You mentioned the Arab Spring. Indeed, when we in Europe deal with or talk about the Muslim world we are especially thinking about the Arab-Muslim world, which is our neighbour. As an Afghan living in Malaysia, what’s your perspective on the internal dynamics of the Muslim World?
I think the centre is shifting. South-East Asia and Turkey are witnessing the rise of prominent Muslim voices. Nowadays we look toward Indonesia much more than we used to in the past, even if the Arab World, being the birthplace of Islam, still considers itself the centre of the Muslim world. To be sure, history is history, and the most important Islamic places are in Saudi Arabia. This means that the Arab world is and will continue to be very important, but other centres are emerging. Moreover, demography matters: There are six hundred million Muslims in South Asia, and almost three hundred million in Southeast Asia, whereas in the Arab World they are less than four hundred million. This will have cultural and political implications.
Let’s focus now on your country of origin, Afghanistan. As an Afghan, and not just as a Muslim scholar, how are you feeling at this moment?
I welcome the American withdrawal. Americans did not deliver the peace and good governance they promised when they invaded Afghanistan after 9/11. They talked about these values, but it was idle talk. The reality was that the security situation went from bad to worse, the gap between the rich and the poor widened, and the trade of opium flourished. Moreover, the departure of the Americans means that the war has ended, and this is a positive thing. The Taliban’s initial statements about the need to form an inclusive government and preserve women’s rights to education and work are encouraging, but what they say is one thing and what they are going to do is another, so it remains to be seen. In their previous government experience, from 1996 to 2001, the Taliban achieved two major results: they restored order, albeit through brutal ways, and they eradicated opium. Now they have announced the same objectives, but over the last twenty years Afghan society has experienced some gains, especially in terms of freedom of expression and women’s rights, and we will see how they will deal with these changes.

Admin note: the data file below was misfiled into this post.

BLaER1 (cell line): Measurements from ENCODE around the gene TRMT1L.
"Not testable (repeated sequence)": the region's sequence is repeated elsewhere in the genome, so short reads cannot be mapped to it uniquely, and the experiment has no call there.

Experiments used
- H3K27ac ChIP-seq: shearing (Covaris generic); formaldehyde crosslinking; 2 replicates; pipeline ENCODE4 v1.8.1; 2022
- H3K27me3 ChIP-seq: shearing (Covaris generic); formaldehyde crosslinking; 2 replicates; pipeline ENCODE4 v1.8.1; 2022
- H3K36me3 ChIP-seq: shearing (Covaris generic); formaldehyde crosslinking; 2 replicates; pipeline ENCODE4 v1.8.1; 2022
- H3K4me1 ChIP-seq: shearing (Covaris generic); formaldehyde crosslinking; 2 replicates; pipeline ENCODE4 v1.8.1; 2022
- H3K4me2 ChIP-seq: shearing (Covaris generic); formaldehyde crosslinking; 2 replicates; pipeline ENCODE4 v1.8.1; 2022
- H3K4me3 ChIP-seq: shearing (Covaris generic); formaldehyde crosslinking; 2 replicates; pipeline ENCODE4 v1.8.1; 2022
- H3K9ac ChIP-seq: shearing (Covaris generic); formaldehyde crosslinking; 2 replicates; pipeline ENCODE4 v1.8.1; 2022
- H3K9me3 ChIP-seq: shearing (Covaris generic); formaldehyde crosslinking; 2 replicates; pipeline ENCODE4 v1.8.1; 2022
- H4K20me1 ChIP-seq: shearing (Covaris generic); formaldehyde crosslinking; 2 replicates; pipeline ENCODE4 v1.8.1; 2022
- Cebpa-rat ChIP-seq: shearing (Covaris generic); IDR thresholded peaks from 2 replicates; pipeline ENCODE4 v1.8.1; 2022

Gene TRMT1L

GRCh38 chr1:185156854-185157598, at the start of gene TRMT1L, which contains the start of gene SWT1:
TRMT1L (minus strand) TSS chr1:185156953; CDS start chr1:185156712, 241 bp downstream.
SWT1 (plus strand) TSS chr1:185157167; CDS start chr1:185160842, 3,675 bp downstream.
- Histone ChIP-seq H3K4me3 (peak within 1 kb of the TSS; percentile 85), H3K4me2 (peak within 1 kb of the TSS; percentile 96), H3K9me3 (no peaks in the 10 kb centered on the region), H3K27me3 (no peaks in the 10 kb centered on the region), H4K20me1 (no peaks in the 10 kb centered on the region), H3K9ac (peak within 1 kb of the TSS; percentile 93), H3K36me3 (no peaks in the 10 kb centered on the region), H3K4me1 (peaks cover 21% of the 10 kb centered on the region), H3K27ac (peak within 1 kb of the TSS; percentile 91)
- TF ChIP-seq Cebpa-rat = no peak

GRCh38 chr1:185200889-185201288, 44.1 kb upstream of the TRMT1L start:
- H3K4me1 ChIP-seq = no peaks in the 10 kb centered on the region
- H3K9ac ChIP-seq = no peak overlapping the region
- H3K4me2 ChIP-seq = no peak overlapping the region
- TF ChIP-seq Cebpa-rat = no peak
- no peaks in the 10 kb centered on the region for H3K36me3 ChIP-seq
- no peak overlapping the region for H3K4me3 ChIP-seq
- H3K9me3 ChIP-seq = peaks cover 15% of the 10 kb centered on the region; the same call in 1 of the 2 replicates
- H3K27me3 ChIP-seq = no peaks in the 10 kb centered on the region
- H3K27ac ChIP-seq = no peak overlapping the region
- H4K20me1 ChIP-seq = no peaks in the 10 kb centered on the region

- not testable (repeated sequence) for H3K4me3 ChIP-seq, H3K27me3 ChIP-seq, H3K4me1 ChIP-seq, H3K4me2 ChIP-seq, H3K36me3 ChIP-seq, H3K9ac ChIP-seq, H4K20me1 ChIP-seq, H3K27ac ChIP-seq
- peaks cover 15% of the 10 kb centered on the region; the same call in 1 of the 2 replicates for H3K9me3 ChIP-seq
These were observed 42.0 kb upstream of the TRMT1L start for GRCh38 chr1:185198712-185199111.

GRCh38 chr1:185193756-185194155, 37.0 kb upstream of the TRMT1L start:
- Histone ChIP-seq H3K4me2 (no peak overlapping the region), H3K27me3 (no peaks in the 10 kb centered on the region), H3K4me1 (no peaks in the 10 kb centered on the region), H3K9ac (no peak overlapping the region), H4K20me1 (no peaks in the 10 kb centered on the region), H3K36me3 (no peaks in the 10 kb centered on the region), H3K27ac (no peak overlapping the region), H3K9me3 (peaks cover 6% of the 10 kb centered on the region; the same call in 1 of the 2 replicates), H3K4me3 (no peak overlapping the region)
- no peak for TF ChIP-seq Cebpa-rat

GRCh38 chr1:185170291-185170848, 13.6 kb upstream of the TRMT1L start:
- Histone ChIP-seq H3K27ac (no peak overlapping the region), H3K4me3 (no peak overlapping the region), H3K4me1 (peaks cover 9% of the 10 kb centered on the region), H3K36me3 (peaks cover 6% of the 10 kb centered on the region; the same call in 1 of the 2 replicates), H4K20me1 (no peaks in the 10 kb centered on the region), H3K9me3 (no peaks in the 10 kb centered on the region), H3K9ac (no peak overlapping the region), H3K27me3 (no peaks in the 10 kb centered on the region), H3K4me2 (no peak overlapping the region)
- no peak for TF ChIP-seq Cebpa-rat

As an advocate and theoretician of the “middle path of moderation,” aren’t you worried about the Taliban’s methods and interpretation of Islam?
I think they are ruthless people in ruthless times. But yes, I am worried, and I get more worried as weeks go by.
Over the last two decades there have been many interfaith initiatives, and you have taken part in some of these, for example as a signatory of the open letter, “A Common Word between Us and You” (2007). What do you expect from interfaith dialogue?
Interfaith initiatives can generate good understanding, but they also have limitations, and I must confess that my expectations are not very high. We need to recognise each other for what we are, but I don’t think interfaith dialogue can penetrate religious doctrine. Rather, we can use the good understanding it generates for practical purposes. Furthermore, Muslims can also benefit from dialogue amongst themselves, for example to improve relations between Sunnis and Shias.
More recently there has been some major developments, like the historic encounter between Pope Francis and the Grand Imam of al-Azhar, who cowrote and co-signed the Document of Human Fraternity. From Malaysia, what’s your take on this achievement?
Pope Francis has created a very good impression throughout the world, thanks to his personality. He is someone who acts and not just talks, and this why the document was signed. It is difficult to bring those two figures together, but it happened. Encounters like this are important and they create hope for greater improvements.